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Ted Williams Was the Best but Mickey Mantle Was the Most Valuable in 1957

Harold FriendChief Writer ISeptember 16, 2011

NEW YORK - MAY 02:  The plaque of Mickey Mantle is seen in Monument Park at Yankee Stadium prior to the game between the New York Yankees and the Chicago White Sox on May 2, 2010 in the Bronx borough of New York City. The Yankees defeated the White Sox 12-3.  (Photo by Jim McIsaac/Getty Images)
Jim McIsaac/Getty Images

By now, even younger fans know that Mickey Mantle's 1957 season was underrated until modern statistics revealed that it really was one of his greatest years.

Mantle batted .365/.512/.665 and was voted the American League's MVP.

But 38-year-old Ted Williams dwarfed Mantle's accomplishments.

Williams won the batting title with a .388 average. He led the league in slugging with a .731 mark, topped Mantle in home runs (38 to 34) and had a higher on-base percentage (.526 to .512).

It is fascinating that so little has been made of one of the greatest seasons that one of baseball's greatest hitters ever produced. Could the reason be that Williams, unlike Mantle, had many other seasons that were comparable?

Ted Williams was clearly the best player in the American League in 1957, but Mickey Mantle was more valuable. The New York Yankees won their third consecutive pennant that year, while the Boston Red Sox finished a dismal third, 16 games behind the Yankees.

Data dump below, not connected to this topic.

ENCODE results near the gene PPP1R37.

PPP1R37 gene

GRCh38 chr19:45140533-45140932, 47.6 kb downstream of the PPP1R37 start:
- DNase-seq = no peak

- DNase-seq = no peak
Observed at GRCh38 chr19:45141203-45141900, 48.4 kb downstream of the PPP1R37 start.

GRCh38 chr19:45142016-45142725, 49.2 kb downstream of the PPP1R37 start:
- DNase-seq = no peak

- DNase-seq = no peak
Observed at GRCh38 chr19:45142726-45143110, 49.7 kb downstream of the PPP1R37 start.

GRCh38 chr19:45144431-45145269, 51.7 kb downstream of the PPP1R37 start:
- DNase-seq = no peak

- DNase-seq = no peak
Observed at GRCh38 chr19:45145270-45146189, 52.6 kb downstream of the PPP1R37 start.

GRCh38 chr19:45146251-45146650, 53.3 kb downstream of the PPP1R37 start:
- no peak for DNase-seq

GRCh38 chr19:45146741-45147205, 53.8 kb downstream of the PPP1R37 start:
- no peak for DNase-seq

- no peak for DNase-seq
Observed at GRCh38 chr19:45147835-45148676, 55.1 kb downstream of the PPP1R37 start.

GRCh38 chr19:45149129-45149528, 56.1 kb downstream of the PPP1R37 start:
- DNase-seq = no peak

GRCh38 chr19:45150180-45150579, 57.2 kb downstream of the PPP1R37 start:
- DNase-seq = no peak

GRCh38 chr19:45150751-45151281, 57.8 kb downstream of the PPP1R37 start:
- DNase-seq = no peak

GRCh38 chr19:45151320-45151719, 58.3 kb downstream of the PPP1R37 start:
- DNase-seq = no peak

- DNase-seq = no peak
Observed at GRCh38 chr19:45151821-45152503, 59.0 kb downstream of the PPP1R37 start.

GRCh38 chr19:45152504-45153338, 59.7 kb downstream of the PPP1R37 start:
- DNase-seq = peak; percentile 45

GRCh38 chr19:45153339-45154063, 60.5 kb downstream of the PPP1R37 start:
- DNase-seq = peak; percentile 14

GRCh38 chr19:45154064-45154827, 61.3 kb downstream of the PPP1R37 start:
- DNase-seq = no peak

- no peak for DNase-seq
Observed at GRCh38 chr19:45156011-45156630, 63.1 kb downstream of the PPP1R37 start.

Mantle thought that Williams would win the MVP Award. When he learned that he was the winner, he was astonished.

"I thought Williams would get it for sure. I didn't think I'd get it," Mantle told some writers.

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When informed that Mantle won, Williams told reporters that he had no comment.

The Yankees slugger beat Williams by 24 points, but one writer gave Williams only a ninth place vote, and another gave him a 10th place vote.

Since a first place vote was worth 14 points and a 10th place vote was worth only one point, Mantle finished ahead of Williams.

Red Sox owner Tom Yawkey was disturbed.

"I don't want to take anything away from Mantle, whom I admire as a wonderful ballplayer," said Yawkey. "But I do not think that anyone who lets personalities interfere with his judgment is qualified or competent to vote."

Williams  became infamous in early August of 1956 when he spit at Red Sox fans who booed him. He was fined $5,000, which was the heaviest fine in baseball history at the time, but he was unrepentant.

"I'd spit again at the same people who booed me today," he told the writers.

Despite all the intrigue in the voting, Mantle deserved the MVP award.

The Chicago White Sox challenged the Yankees most of the season before fading in September. The Yankees suffered injuries to the pitching staff, forcing the offense to carry much of the load. Mantle had a major impact on the pennant race.

In 2011, a similar but slightly different situation exists.

Jose Bautista is clearly the American League's best player, but the Toronto Blue Jays will finish fourth. The Detroit Tigers would not have run away with the Central Division crown without Justin Verlander.

In 1957, Williams was the league's best player, but Mantle was the most valuable to his team.

References:

Williams, well preserved at 39, american league's top slugger. (1957, Dec 21). New York Times (1923-Current File), pp. 33. Retrieved from http://search.proquest.com/docview/114276687?accountid=46260

Mantle named american league's most valuable player second year in row. (1957, Nov 23). New York Times (1923-Current File), pp. 28. Retrieved from http://search.proquest.com/docview/114148760?accountid=46260

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